• 19 Mar 18
  • Posted by Flores Castillo, Mariana
  • Migration
  • 0 Comments

Solidarity communities: the people who help migrants through Mexico

For many people in Mexico, contact with migrants in transit to the United States is part of their everyday lives. This column describes some of the experiences and attitudes of these “solidarity communities”, and the compassion they show towards migrants. The author draws lessons for migration policy: rather than framing migration as a security problem, government authorities need to start working with human rights organizations and with residents who help migrants in transit. The act of solidarity should not be a crime.

We are all familiar with the story of Central American migrants making their way through Mexico in the hope of reaching the United States to work as undocumented labor. But less is known about the people who live in transit communities and help the migrants as they pass through.

In my research, I explore perceptions and feelings about migration from the point of view of those for whom contact with migrants in transit is part of their everyday lives. I travelled to Veracruz, Tabasco and Estado de México to document the way that transit migration has affected residents of the so-called “transit communities” or “places of transit” through which migrants must travel to reach their destinations. My intention has been to give authority to the voice of these communities, and highlight their knowledge and practices.

One of the things that impressed me most is the empathy and compassion shown toward migrants by residents of transit communities. I refer to them as “solidarity communities”, for the help they provide to migrants. This assistance is an act of resistance to the criminalization of migrants by the state.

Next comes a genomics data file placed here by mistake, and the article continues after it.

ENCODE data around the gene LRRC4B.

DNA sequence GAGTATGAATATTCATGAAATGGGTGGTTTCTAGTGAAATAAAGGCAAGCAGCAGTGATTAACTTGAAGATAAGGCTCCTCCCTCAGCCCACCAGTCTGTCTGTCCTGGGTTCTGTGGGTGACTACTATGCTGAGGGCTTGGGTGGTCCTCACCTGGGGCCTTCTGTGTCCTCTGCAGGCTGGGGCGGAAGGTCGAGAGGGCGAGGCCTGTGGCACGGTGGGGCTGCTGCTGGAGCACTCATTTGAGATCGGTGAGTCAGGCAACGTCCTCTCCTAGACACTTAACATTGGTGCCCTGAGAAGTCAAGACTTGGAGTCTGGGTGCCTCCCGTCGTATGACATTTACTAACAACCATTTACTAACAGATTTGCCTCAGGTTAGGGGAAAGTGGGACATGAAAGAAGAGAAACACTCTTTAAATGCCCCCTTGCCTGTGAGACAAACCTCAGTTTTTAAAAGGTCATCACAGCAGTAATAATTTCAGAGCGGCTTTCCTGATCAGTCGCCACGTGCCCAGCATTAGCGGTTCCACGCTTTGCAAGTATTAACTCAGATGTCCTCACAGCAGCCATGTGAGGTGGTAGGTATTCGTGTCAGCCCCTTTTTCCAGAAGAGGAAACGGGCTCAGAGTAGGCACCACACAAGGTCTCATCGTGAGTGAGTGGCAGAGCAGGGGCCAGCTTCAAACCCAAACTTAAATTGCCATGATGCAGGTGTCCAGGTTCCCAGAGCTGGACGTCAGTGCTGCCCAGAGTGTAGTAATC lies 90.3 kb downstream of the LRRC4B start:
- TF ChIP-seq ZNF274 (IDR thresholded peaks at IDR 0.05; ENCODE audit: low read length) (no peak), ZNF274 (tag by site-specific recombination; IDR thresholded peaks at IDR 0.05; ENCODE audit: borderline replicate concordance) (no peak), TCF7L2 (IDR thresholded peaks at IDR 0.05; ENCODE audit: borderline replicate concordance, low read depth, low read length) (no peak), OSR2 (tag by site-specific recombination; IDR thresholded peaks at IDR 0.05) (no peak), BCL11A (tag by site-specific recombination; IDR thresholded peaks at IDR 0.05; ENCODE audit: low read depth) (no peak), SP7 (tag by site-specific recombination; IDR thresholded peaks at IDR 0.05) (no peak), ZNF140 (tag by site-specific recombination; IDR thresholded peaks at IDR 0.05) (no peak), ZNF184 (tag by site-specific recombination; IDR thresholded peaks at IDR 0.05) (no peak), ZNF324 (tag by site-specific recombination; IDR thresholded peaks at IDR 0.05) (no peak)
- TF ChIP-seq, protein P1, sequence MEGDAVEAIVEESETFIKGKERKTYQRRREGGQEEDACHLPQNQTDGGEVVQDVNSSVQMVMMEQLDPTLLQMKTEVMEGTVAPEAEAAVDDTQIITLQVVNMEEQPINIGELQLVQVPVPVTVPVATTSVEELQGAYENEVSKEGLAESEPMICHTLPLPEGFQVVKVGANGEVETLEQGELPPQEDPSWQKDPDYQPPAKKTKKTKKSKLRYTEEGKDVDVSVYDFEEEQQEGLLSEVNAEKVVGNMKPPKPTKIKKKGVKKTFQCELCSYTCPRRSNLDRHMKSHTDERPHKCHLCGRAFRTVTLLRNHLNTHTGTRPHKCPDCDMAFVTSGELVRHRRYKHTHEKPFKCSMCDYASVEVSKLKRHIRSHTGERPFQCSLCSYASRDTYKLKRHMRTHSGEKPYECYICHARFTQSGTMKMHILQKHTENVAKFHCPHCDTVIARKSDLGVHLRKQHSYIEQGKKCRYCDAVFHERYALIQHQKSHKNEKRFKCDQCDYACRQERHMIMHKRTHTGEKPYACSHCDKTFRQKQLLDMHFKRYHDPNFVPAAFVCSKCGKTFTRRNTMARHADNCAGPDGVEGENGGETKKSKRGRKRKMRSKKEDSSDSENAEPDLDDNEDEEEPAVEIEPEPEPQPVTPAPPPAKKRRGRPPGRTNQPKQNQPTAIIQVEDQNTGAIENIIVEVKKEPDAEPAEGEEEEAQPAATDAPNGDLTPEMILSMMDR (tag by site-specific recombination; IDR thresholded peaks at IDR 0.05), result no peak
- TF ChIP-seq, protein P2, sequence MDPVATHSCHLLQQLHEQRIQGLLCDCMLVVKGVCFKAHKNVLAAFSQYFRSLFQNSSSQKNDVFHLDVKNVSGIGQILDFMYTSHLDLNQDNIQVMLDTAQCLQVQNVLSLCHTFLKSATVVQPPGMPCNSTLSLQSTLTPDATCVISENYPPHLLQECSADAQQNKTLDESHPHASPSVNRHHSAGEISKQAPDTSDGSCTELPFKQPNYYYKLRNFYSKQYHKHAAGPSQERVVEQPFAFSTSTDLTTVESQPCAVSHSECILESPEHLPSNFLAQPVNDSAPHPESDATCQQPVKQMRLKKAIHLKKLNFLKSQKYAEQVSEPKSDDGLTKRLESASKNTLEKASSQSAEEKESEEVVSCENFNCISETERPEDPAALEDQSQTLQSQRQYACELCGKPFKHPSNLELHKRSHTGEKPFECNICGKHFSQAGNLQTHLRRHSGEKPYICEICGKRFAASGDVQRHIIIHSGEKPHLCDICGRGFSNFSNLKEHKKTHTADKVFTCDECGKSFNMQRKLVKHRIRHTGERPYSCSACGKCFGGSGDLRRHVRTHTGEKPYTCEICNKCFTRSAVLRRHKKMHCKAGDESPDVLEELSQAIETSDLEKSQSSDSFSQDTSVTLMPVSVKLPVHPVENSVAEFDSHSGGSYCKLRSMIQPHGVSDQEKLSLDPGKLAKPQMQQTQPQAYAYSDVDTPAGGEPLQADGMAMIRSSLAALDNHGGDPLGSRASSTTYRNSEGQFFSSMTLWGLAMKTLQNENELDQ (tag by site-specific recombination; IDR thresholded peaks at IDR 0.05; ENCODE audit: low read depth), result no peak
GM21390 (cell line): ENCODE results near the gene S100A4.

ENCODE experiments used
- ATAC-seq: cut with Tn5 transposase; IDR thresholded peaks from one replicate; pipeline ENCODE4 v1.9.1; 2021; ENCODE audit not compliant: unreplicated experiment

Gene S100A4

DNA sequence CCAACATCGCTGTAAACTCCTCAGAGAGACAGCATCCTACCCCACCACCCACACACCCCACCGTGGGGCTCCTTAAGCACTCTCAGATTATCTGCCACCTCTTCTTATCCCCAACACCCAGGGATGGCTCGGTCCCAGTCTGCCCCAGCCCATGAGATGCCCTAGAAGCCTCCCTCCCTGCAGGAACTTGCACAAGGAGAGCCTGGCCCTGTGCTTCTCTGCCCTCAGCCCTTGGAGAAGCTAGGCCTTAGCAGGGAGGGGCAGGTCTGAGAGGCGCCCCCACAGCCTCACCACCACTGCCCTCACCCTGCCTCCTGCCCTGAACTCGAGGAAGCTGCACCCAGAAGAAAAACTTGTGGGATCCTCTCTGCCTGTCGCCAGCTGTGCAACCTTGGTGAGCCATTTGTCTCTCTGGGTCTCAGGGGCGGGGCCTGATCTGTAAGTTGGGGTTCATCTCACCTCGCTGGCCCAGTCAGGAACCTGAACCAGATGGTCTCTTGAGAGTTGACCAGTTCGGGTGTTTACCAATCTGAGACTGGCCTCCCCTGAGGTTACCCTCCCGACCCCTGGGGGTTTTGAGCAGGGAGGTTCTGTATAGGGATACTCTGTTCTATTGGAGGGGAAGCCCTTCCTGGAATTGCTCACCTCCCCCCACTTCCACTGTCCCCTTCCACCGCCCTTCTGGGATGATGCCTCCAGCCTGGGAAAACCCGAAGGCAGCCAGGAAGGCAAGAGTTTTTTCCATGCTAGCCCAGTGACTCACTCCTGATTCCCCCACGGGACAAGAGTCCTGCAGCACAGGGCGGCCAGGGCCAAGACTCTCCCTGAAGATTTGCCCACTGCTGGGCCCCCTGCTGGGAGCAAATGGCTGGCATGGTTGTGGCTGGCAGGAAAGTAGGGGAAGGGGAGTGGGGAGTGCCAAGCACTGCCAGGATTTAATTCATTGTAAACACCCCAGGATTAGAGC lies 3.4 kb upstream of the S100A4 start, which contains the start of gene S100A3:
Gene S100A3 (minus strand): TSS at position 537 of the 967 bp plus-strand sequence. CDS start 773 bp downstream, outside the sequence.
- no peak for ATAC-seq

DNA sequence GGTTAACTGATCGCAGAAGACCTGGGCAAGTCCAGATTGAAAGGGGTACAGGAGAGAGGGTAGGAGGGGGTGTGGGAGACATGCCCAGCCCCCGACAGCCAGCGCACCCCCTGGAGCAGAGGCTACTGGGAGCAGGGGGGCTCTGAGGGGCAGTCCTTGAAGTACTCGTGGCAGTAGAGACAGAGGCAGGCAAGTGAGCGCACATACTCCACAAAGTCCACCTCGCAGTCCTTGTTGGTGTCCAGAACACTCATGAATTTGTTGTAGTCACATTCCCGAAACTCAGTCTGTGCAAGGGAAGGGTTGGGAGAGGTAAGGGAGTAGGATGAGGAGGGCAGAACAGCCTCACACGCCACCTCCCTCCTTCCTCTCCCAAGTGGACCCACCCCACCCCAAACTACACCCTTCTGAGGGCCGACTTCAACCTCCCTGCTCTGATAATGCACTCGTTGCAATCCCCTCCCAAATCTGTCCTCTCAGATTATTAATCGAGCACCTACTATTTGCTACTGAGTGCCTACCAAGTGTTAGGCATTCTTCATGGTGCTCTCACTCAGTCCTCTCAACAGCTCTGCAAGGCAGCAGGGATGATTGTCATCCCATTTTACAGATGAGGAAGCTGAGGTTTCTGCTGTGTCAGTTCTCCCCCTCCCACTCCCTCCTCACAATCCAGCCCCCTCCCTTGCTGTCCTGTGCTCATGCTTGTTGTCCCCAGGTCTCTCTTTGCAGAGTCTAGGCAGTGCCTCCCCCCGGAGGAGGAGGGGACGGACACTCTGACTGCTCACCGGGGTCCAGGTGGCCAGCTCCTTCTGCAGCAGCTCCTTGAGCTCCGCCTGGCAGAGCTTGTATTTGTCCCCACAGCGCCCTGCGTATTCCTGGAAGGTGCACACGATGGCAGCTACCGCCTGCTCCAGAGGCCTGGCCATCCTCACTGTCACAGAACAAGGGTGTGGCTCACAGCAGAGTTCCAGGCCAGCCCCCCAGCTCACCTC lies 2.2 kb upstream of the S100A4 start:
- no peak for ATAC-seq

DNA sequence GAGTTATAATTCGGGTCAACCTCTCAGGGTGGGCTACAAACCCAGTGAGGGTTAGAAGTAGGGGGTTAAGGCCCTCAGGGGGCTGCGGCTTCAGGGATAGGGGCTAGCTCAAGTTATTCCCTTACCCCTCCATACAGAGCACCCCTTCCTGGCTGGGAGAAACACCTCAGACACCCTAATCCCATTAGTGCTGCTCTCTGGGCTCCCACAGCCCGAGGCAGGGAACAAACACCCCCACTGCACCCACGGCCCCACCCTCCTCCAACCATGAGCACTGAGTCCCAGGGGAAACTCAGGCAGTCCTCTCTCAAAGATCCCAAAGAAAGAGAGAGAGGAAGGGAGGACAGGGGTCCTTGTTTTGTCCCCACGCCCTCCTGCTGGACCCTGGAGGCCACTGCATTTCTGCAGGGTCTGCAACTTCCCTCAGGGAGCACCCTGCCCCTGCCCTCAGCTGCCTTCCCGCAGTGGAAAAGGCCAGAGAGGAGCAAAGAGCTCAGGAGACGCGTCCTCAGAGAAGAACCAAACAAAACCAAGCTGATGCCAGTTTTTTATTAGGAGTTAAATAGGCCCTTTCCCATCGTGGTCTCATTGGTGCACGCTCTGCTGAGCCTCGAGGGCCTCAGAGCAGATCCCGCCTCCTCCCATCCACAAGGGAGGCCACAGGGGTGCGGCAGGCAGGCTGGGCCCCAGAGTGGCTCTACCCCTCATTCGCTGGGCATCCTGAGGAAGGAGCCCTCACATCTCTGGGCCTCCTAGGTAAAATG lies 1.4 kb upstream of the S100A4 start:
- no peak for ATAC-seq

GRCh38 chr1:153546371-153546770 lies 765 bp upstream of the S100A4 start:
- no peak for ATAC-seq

In these inhospitable transit places, the inhabitants “hold” the migrants’ movements. This “hold” of their travel consists of creating basic conditions so that the migrants can keep moving. Residents are concerned about safeguarding and pursuing migrants’ most fundamental human rights, such as food, shelter, and free transit.

The experiences of the inhabitants of solidarity communities and their interest in helping migrants are intimately related to their proximity to the phenomenon of migration itself, either because their children migrated to the United States or because they themselves migrated to the place where they currently live. For example, Toña, a woman from Xalostoc, Estado de Mexico, who shows solidarity with migrants told me, “My son is there [in the United States], he went to adventure. And if I shake hands with you, my children will have someone else who will hold their hand.” 

These solidarity groups have seen migrants become a growing part of their daily lives. A woman from Macuspana, Tabasco, who offers housing to migrants in her home explained, “In this little house that I have… sometimes they were staying three, four, five days here … after a few months, this began to happen more and more…” 

Toña shared with me an experience in which she helped migrants who were being hunted down by the migration police: “I told them, leave, little by little but crouch down, so, look, like little insects, then I told them: there is a grocery, go there and you have to tell them that you have come from me and they will let you in. That day we hid like 20 migrants.”